By Siham Ali
By Siham Ali
Rabat, July 12, 2013
Moroccans say they are finding it harder to cover essential costs.
And as rough as it is now, they expect things to get worse over the next 12 months, according to a survey of households conducted by the High Commission for Planning in the first quarter of 2013.
More than 36.4 per cent of households were running into debt or having to dip into their savings. Just 6.6 per cent of households managed to save any money at all.
The cost of living rose during this year’s first half, the HCP confirmed. Most consumer goods saw significant increases “that have negatively affected citizens’ purchasing power”, the commission found.
Food prices – already up by 3.2 per cent – could go higher during Ramadan, the HCP noted.
The increase in living costs feels worse because salaries are stagnating, sociologist Farid Bekkali said.
“This situation results in the erosion of purchasing power among the middle class and worsens the poverty of the least well-off,” he said.
“The rising cost of living does not just affect food products, but services and housing, too. Despite some optimistic words from officials, the reality of prices speaks for itself,” Bekkali added.
With the onset of Ramadan – and the usual fluctuations in prices – Moroccan citizens voiced hope that the government would take steps to safeguard and increase their purchasing power.
Salima Chentioui said that for the past 15 years, her salary stayed flat whilst prices sky-rocketed.
“I get 3,500 dirhams. Fifteen years ago, I could meet my family’s needs, including the rent. Now, I’m finding it very difficult to make ends meet. Food has started to become unaffordable,” the 44-year-old told Magharebia.
Another person feeling the financial pinch, Hicham Charaf, agrees that the purchasing power of the middle class has diminished from year to year.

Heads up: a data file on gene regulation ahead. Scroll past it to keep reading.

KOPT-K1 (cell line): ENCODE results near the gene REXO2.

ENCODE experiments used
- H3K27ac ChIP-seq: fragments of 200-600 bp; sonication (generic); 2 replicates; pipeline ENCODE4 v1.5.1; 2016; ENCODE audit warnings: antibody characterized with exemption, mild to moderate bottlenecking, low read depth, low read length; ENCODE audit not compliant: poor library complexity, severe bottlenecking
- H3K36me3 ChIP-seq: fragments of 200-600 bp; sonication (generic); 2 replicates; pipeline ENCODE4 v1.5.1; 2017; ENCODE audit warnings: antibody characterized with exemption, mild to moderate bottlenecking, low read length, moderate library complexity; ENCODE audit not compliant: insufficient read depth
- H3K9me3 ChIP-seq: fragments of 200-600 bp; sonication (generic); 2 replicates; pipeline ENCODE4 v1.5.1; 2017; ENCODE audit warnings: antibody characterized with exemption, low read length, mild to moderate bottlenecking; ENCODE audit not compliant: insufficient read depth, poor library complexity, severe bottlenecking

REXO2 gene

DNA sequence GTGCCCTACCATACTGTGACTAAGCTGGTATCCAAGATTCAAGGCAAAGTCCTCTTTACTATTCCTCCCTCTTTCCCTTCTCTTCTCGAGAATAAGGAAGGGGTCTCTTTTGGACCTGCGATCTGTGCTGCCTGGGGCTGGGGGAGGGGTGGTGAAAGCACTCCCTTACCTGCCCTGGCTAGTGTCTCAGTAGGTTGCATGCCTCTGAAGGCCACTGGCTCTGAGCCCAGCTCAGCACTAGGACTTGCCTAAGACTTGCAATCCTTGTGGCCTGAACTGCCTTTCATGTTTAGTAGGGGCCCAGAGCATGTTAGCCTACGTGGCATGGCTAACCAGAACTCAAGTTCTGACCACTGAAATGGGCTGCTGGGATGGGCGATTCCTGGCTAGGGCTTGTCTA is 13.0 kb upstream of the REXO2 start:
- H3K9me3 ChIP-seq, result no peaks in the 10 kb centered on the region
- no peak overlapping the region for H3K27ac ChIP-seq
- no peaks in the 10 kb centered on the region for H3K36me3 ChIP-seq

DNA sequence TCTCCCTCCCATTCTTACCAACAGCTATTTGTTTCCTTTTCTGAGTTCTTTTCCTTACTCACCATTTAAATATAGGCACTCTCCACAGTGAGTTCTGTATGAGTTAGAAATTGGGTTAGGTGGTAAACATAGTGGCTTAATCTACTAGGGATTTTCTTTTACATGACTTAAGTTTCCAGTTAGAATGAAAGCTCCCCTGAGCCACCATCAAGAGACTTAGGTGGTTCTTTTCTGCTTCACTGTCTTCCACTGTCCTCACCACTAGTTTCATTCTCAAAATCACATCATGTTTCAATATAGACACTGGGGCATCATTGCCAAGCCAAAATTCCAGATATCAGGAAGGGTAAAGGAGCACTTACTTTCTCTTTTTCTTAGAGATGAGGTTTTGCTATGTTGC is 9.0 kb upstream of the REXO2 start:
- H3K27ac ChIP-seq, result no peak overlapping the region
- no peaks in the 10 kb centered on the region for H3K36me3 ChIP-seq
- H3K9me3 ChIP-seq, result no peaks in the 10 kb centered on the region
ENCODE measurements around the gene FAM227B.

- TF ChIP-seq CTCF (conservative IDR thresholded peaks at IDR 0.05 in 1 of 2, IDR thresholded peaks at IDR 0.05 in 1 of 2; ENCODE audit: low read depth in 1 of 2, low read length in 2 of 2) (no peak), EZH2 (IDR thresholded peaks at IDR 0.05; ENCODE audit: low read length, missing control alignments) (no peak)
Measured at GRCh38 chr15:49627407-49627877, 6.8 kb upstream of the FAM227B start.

“Although I’m a manager, I can’t meet all my family’s day-to-day needs. Fortunately for us, my wife works,” Charaf said.
The head of the National Federation of Consumer Associations in Morocco, Mohammed Benkaddour, confirmed that purchasing power has failed to keep up with the cost of living.
His association receives complaints from the public on a daily basis concerning the increase in prices, not just for food products, but also for water, electricity and fuel. The campaigner explains that recent years have seen purchasing power failing to keep up with the cost of living.
Such public complaints tend to spread during Ramadan. Unprecedented price hikes have become a phenomenon during the holy month.
Ahead of Ramadan, Minister Delegate for General Affairs Mohamed Najib Boulif offered reassurances to the public.
“There will be no problems with supply or price increases for basic products on the markets during the month of Ramadan,” Boulif said in June.
“The government has introduced strict measures to ensure that product prices and quality are tightly controlled. Clear instructions have been sent out to central and regional departments to increase monitoring of the markets and to co-ordinate work to block any speculation,” he added.